Low unemployment rates could dampen Main Street mergers and acquisitions, as high net-worth individuals find opportunity elsewhere and buyers hesitate to acquire understaffed businesses.

In the Main Street market, 28 percent of business brokers believe talent shortages are hurting the ability to close deals while 16 percent say its helping, according to the Q2 2018 Market Pulse Report published by the International Business Brokers Association, M&A Source and the Pepperdine Private Capital Market Project.

Here’s what could be going on behind those numbers:

For businesses valued at $2 million or less, the largest buyer group is individuals, primarily first-time buyers (about half) and serial entrepreneurs (about a third).

These buyers are often high net-worth individuals, such as corporate executives, who are looking to buy themselves some control and autonomy. Essentially, they’re looking to buy a job.

But in a tight labor market, these are the same in-demand individuals targeted by headhunters. With ample career options and leverage with their current employers, these wouldbe buyers may have less incentive to get into the M&A market.

Low unemployment can make certain businesses less attractive, too, especially in high turnover industries such as restaurants, retail, and personal services.

Buyers may be resistant to take on an understaffed business or one that comes with a lot of hiring challenges, particularly in a tight labor market.

In the lower middle market, however, advisers are more ambivalent, with 18 percent saying low unemployment hurts deal-making and 19 percent saying it helps. As for me, I’d say that talent shortages are definitely bringing buyers to the table.

In this sector, we see a lot of strategic buyers looking to grow through acquisition. Low unemployment rates can drive strategic buyers to the market because organic growth is more difficult when talent is expensive and hard to find.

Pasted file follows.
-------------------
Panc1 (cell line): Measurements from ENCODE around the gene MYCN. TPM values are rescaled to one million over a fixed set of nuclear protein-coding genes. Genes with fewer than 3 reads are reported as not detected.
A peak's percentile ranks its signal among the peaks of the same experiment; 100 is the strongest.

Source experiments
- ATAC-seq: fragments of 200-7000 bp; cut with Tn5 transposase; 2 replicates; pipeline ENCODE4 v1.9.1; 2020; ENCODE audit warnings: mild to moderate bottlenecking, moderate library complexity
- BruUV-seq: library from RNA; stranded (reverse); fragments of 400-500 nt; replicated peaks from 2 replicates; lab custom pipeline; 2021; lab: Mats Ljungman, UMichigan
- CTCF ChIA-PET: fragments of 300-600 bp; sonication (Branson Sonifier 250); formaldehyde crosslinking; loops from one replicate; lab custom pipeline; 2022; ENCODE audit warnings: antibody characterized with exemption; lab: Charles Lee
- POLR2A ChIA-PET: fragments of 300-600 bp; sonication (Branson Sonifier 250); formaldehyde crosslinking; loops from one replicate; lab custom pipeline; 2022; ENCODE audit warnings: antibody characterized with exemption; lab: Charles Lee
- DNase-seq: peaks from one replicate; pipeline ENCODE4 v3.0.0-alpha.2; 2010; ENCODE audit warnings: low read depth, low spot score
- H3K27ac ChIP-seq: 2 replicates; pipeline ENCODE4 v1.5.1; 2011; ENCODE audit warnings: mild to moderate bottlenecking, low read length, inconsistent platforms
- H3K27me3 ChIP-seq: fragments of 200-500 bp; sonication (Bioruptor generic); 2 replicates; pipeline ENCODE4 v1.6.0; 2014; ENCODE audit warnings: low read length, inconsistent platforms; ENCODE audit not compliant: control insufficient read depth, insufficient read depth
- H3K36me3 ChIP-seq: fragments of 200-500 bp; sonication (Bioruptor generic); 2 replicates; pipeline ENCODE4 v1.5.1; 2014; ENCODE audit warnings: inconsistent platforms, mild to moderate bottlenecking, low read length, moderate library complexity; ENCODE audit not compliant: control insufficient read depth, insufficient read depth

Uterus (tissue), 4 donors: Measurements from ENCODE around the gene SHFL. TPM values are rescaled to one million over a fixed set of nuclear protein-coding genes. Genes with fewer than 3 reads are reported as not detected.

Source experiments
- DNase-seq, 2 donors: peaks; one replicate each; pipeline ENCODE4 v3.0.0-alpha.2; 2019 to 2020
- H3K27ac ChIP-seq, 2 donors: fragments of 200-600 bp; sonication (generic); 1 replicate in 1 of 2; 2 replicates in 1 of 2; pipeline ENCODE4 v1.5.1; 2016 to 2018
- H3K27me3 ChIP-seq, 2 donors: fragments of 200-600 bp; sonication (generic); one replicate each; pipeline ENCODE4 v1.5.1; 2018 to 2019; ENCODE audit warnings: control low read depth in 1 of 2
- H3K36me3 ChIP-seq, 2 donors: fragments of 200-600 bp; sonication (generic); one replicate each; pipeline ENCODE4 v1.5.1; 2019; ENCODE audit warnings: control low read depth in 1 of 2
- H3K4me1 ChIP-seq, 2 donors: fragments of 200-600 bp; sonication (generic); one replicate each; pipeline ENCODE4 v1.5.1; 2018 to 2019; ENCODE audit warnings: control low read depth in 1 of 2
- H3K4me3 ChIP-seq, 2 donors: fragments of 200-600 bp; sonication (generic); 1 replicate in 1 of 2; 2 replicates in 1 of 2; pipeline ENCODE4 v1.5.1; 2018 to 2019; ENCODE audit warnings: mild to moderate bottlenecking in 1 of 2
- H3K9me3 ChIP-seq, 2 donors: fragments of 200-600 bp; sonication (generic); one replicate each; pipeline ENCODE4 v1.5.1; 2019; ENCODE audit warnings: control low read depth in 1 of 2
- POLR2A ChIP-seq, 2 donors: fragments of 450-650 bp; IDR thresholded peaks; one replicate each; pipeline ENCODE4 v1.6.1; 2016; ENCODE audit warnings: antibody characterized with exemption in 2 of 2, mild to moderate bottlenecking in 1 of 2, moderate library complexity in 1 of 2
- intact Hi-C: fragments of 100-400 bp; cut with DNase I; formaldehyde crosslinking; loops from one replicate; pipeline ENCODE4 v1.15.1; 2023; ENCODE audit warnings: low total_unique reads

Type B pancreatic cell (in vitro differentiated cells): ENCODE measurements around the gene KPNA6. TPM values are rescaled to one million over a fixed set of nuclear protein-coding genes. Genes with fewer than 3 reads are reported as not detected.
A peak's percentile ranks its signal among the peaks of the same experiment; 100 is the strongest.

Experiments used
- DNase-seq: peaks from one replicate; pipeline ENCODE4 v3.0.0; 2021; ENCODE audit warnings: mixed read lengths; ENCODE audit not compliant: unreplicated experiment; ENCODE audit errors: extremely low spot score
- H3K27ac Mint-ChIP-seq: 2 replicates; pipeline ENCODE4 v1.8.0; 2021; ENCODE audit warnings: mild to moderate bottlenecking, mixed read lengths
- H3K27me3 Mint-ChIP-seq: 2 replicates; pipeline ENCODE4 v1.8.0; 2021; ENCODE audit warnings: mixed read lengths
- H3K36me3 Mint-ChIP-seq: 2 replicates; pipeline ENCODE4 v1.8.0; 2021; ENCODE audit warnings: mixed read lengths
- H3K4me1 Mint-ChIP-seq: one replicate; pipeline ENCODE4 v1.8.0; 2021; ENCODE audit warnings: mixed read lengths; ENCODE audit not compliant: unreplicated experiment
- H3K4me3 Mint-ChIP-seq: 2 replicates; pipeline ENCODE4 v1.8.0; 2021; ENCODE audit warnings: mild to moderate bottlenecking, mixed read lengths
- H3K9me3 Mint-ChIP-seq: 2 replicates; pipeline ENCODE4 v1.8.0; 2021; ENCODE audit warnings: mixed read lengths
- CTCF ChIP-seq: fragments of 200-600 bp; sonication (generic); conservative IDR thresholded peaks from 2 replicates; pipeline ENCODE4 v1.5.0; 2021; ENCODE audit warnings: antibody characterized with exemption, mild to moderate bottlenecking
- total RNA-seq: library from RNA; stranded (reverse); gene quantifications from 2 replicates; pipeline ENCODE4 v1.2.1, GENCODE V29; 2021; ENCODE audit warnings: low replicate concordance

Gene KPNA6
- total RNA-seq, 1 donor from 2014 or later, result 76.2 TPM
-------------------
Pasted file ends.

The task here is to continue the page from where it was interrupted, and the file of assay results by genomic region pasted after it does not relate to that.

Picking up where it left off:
We saw this happen last year when a seller was looking to divest a top-performing division. After a sale, he was planning to keep his core team and focus on growing the remainder of the business, but the winning buyer put together a compelling offer for the entire company.

They knew they wanted the seller and his talent, and so they jumped higher to get it.

The labor market is near full employment with the jobless rate at 4.0 percent in June. That’s an increase over 3.8 percent in May, but experts attribute the uptick to an additional 600,000 job seekers who entered the market after having previously given up on finding work.

The good news is that people are being pulled off the sidelines and back into the workforce, but business owners in many industries will still have to fight for that talent.

For a couple of years now, business owners have had concerns about potential threats to their business.

They often express concern about a looming talent shortage. A select few are getting proactive by going after job-education partnerships with local schools or offering to pay for tech-school training.

In the near future, pipeline programs like that may prove highly attractive to buyers. Businesses who prove they have the ability to develop new talent, as well as keep their valued employees, will reduce perceived risk in a buyer’s eyes, and less risk equals more value at the closing table.